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rehabilitation-of-offenders-act-1974The Rehabilitation of Offenders Act 1974 provides  a framework for people with convictions to have those convictions considered spent after a defined period following the conviction. The purpose of the Act is to allow people to effectively put those convictions behind them and not have to carry the burden of disclosure or the possibility of the conviction influencing others in the future. The framework provides differing time periods based upon the severity of the conviction. it is worth noting that whilst the periods of rehabilitation have been reduced for many offences, driving licencee endorsements are only spent after 5 years and must be declared even when the points associated with that endorsement have expired.

What is a spent conviction?

Once the period has passed, the slate is wiped clean and not only can the person who was convicted not disclose the offence anyone acting upon information regarding a spent conviction can face prosecution.

When does a conviction become spent?

The table shows a brief overview of the conviction types and the period of rehabilitation for each one.  This table represents the current position.

Rehabilitation of Offenders Act 1974
Sentence Over 18 At Conviction Under 18 At Conviction
Prison/YOI: More than 4 Years Forever Forever
Prison/YOI: More than 30 months up to 4 Years Sentence plus 7 Years Sentence plus 3.5 Years
Prison/YOI: More than 6 months up to 30 months Sentence plus 4 Years Sentence plus 2 Years
Prison/YOI: 6 months or less Sentence plus 2 Years Sentence plus 18 Months
Community Order / Probation 1 Year 6 Months
Fine 1 Year 6 Months
Absolute Discharge Spent Immediately Spent Immediately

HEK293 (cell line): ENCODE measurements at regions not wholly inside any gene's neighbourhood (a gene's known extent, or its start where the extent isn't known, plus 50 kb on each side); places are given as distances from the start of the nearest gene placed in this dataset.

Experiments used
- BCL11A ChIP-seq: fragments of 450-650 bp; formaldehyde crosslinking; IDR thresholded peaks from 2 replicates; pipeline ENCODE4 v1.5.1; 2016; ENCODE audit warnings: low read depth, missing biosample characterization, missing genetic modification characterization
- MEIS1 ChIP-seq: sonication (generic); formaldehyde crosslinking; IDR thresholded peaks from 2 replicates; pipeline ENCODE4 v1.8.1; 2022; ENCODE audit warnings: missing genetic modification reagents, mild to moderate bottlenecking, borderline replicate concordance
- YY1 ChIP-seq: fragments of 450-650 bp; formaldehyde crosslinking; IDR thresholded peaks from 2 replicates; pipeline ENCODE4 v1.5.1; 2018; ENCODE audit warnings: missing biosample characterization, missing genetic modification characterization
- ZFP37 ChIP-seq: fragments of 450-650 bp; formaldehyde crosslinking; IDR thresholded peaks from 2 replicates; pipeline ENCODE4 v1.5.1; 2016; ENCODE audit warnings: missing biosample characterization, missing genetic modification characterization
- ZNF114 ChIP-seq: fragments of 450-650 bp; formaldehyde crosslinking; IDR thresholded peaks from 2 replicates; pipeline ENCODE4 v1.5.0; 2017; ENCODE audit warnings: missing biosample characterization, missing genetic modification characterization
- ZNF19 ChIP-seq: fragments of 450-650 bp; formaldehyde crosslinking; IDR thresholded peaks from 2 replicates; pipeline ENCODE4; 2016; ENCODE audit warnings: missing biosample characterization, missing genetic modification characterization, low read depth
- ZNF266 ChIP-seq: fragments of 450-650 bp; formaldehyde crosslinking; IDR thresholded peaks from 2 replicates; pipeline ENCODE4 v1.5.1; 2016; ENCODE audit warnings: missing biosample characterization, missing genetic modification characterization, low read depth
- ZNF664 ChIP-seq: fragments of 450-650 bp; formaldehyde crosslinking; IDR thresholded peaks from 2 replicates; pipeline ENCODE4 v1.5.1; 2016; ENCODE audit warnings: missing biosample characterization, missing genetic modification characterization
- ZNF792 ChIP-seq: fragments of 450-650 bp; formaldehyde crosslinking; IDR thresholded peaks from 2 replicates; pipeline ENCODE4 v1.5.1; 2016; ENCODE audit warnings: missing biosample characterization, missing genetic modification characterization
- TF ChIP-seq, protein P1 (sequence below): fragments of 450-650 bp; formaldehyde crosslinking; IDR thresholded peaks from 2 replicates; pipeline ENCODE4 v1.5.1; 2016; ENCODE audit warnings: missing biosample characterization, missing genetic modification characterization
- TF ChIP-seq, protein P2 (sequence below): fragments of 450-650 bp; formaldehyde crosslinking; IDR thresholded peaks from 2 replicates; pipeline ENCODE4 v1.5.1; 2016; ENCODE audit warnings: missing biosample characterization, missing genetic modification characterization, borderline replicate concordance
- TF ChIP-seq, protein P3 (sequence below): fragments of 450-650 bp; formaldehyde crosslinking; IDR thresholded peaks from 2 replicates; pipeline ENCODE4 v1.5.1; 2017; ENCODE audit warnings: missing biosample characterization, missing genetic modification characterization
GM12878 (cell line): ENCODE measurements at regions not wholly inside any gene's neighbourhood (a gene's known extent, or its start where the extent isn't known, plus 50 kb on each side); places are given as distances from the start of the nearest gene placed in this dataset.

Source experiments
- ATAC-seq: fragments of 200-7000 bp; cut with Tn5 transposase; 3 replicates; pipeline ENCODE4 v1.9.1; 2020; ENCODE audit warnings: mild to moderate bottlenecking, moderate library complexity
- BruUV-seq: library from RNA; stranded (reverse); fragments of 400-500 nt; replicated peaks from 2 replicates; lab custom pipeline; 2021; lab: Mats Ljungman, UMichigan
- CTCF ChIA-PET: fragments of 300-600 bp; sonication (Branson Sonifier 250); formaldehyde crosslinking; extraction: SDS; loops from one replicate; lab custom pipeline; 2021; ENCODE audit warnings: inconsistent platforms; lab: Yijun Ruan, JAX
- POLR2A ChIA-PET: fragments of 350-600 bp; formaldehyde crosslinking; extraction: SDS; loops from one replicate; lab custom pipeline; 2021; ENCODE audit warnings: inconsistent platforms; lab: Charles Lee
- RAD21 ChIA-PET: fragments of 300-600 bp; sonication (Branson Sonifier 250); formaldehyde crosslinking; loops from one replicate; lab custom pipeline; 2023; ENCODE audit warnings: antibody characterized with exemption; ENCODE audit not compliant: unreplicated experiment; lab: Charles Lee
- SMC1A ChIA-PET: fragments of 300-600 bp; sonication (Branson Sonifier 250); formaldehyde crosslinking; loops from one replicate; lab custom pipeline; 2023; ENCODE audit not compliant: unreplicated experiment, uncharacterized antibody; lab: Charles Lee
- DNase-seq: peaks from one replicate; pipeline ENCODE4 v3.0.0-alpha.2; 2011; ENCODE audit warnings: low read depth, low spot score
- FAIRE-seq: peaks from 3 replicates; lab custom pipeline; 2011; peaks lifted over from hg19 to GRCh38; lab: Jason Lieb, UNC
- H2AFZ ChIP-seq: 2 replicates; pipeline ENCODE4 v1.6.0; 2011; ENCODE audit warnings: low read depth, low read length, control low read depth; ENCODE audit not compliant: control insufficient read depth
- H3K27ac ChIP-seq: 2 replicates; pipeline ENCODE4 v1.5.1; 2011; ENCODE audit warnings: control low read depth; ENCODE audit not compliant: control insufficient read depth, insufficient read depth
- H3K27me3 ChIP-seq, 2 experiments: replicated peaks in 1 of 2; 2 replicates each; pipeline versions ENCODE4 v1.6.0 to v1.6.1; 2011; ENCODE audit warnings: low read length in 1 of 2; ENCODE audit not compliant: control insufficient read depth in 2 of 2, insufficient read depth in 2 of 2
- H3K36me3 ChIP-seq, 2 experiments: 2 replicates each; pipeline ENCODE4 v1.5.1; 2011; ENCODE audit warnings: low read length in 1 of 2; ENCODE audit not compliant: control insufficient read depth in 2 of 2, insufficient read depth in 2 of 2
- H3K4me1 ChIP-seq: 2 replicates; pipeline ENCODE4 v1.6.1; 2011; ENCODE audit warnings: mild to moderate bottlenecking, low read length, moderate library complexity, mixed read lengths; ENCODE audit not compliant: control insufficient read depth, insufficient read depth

Conditional caution When conditions end When conditions end
Simple caution, reprimands and final warnings Immediately Immediately



What convictions do I need to disclose to an insurance company?

The law relating to the duty of disclosure for personal insurance contracts changed in April 2013 and now you have to be specifically asked about convictions, for other insurance contracts you still have a duty to disclose any “material facts” whether or not specifically requested by the insurance company, although in practice you will generally be asked.

You need to disclose any conviction that is not spent under the Rehabilitation of Offenders Act 1974. Failure to do so can invalidate your insurance policy.

Do I need to disclose a motoring conviction that is spent but the points are still on my licence?

Certain endorsements for motoring offences remain on the driver’s licence for a period of 11 years. Under the Act you do not need to disclose these offences, providing there was no custodial sentence in accordance with the table above, after 5 years as they are spent under the Act.

What do insurers do with information regarding convictions?

Insurers consider information regarding convictions as very important in understanding the risk with which they are presented. Details regarding previous convictions can raise issues over the driving habits of the proposer and also raise issues of potential moral hazards with the prospective client. Sometimes the convictions are considered as not relavant and ignored, on other occasions they may have a severe impact on whether an insuerr will accept a risk and if so the terms they require.